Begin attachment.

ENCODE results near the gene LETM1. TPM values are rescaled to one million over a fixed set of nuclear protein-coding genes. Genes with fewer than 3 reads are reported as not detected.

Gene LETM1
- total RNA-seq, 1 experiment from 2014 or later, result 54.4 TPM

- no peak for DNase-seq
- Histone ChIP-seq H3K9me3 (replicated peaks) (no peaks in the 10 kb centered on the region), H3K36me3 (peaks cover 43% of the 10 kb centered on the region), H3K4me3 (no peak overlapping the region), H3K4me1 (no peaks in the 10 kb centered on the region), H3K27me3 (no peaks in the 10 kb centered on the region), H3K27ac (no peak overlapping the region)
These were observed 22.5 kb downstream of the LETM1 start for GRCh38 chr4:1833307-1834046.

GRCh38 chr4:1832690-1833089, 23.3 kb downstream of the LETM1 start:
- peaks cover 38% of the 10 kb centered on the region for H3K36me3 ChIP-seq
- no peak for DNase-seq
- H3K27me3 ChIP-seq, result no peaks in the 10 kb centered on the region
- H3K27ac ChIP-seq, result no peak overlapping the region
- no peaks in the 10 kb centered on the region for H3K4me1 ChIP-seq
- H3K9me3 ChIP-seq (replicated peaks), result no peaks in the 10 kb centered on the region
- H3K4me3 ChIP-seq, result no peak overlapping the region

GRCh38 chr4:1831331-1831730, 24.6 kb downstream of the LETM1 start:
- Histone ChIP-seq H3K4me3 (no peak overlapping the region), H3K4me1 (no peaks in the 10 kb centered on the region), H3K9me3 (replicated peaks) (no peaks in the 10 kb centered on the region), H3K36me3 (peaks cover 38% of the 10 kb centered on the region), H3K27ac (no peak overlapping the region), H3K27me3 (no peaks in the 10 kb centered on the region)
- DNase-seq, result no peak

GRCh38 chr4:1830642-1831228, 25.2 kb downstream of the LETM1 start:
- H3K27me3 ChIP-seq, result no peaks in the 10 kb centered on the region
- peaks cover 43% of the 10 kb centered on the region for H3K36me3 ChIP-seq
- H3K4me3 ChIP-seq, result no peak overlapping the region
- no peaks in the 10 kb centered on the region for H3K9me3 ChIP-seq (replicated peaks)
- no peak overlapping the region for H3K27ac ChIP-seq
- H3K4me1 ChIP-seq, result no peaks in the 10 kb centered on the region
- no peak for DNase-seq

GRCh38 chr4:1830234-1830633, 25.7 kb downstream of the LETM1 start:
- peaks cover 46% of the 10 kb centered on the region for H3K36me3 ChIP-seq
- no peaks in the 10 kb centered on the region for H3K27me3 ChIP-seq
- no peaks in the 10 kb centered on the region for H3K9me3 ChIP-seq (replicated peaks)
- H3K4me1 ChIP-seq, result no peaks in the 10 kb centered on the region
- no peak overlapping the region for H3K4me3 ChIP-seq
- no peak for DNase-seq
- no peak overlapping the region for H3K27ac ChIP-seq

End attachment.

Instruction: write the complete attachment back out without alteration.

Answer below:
ENCODE results near the gene LETM1. TPM values are rescaled to one million over a fixed set of nuclear protein-coding genes. Genes with fewer than 3 reads are reported as not detected.

Gene LETM1
- total RNA-seq, 1 experiment from 2014 or later, result 54.4 TPM

- no peak for DNase-seq
- Histone ChIP-seq H3K9me3 (replicated peaks) (no peaks in the 10 kb centered on the region), H3K36me3 (peaks cover 43% of the 10 kb centered on the region), H3K4me3 (no peak overlapping the region), H3K4me1 (no peaks in the 10 kb centered on the region), H3K27me3 (no peaks in the 10 kb centered on the region), H3K27ac (no peak overlapping the region)
These were observed 22.5 kb downstream of the LETM1 start for GRCh38 chr4:1833307-1834046.

GRCh38 chr4:1832690-1833089, 23.3 kb downstream of the LETM1 start:
- peaks cover 38% of the 10 kb centered on the region for H3K36me3 ChIP-seq
- no peak for DNase-seq
- H3K27me3 ChIP-seq, result no peaks in the 10 kb centered on the region
- H3K27ac ChIP-seq, result no peak overlapping the region
- no peaks in the 10 kb centered on the region for H3K4me1 ChIP-seq
- H3K9me3 ChIP-seq (replicated peaks), result no peaks in the 10 kb centered on the region
- H3K4me3 ChIP-seq, result no peak overlapping the region

GRCh38 chr4:1831331-1831730, 24.6 kb downstream of the LETM1 start:
- Histone ChIP-seq H3K4me3 (no peak overlapping the region), H3K4me1 (no peaks in the 10 kb centered on the region), H3K9me3 (replicated peaks) (no peaks in the 10 kb centered on the region), H3K36me3 (peaks cover 38% of the 10 kb centered on the region), H3K27ac (no peak overlapping the region), H3K27me3 (no peaks in the 10 kb centered on the region)
- DNase-seq, result no peak

GRCh38 chr4:1830642-1831228, 25.2 kb downstream of the LETM1 start:
- H3K27me3 ChIP-seq, result no peaks in the 10 kb centered on the region
- peaks cover 43% of the 10 kb centered on the region for H3K36me3 ChIP-seq
- H3K4me3 ChIP-seq, result no peak overlapping the region
- no peaks in the 10 kb centered on the region for H3K9me3 ChIP-seq (replicated peaks)
- no peak overlapping the region for H3K27ac ChIP-seq
- H3K4me1 ChIP-seq, result no peaks in the 10 kb centered on the region
- no peak for DNase-seq

GRCh38 chr4:1830234-1830633, 25.7 kb downstream of the LETM1 start:
- peaks cover 46% of the 10 kb centered on the region for H3K36me3 ChIP-seq
- no peaks in the 10 kb centered on the region for H3K27me3 ChIP-seq
- no peaks in the 10 kb centered on the region for H3K9me3 ChIP-seq (replicated peaks)
- H3K4me1 ChIP-seq, result no peaks in the 10 kb centered on the region
- no peak overlapping the region for H3K4me3 ChIP-seq
- no peak for DNase-seq
- no peak overlapping the region for H3K27ac ChIP-seq